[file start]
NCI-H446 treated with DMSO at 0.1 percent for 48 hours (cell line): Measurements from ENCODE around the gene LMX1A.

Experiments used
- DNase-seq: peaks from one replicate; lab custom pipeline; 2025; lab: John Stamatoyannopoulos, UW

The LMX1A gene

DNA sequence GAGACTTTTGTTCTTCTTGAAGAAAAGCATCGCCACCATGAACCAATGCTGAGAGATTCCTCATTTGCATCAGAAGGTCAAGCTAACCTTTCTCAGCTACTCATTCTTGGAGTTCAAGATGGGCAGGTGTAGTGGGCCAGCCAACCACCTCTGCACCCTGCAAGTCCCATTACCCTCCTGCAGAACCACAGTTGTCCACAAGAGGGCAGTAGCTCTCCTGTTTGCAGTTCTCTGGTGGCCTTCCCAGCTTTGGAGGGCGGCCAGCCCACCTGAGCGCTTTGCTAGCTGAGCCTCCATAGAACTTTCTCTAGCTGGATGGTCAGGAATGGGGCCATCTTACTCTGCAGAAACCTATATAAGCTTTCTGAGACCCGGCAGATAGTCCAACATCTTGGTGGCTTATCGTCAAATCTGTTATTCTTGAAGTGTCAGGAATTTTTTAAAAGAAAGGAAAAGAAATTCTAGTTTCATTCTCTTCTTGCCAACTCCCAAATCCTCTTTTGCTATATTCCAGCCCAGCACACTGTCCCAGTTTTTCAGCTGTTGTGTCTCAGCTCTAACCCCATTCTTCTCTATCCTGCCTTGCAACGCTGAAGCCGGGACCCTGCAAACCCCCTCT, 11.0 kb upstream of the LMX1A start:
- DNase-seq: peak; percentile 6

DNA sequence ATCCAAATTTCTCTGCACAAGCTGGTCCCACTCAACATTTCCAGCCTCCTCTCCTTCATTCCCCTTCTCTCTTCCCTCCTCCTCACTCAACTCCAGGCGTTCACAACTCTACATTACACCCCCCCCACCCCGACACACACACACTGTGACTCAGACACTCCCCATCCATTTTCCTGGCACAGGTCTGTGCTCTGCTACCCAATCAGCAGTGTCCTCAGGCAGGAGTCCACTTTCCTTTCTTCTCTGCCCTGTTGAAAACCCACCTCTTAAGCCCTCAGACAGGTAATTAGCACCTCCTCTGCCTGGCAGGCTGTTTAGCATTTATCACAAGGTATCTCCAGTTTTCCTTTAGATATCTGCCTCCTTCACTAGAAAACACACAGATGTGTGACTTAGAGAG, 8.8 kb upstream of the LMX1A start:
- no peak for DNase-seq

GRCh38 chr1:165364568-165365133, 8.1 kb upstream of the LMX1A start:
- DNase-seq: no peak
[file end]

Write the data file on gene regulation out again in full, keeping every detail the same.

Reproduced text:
NCI-H446 treated with DMSO at 0.1 percent for 48 hours (cell line): Measurements from ENCODE around the gene LMX1A.

Experiments used
- DNase-seq: peaks from one replicate; lab custom pipeline; 2025; lab: John Stamatoyannopoulos, UW

The LMX1A gene

DNA sequence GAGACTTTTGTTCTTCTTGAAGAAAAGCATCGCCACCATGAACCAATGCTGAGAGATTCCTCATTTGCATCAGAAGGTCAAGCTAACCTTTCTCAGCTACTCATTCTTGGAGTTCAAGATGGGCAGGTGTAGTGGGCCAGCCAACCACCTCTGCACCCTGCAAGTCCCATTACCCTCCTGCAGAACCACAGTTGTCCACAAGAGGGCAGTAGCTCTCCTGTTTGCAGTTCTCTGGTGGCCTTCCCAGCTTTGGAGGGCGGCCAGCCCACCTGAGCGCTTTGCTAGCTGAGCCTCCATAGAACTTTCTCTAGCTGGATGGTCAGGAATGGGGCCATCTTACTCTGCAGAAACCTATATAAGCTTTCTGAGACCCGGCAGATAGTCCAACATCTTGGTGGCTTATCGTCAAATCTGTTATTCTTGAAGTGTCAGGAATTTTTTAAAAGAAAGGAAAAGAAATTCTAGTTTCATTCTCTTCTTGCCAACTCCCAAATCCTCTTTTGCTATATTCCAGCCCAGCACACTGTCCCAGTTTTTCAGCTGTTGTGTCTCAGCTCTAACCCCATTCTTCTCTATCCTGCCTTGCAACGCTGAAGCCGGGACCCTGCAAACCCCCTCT, 11.0 kb upstream of the LMX1A start:
- DNase-seq: peak; percentile 6

DNA sequence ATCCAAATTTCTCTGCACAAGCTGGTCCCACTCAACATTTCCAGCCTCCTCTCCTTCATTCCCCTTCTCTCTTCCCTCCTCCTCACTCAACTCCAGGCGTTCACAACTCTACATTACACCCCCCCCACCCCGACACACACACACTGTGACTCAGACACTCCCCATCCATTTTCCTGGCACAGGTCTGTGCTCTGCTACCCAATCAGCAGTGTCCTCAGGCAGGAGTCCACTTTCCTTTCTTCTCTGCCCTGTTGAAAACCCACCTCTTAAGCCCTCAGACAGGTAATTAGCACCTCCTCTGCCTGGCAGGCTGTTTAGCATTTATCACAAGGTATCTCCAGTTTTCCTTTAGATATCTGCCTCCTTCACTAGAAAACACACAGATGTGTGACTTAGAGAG, 8.8 kb upstream of the LMX1A start:
- no peak for DNase-seq

GRCh38 chr1:165364568-165365133, 8.1 kb upstream of the LMX1A start:
- DNase-seq: no peak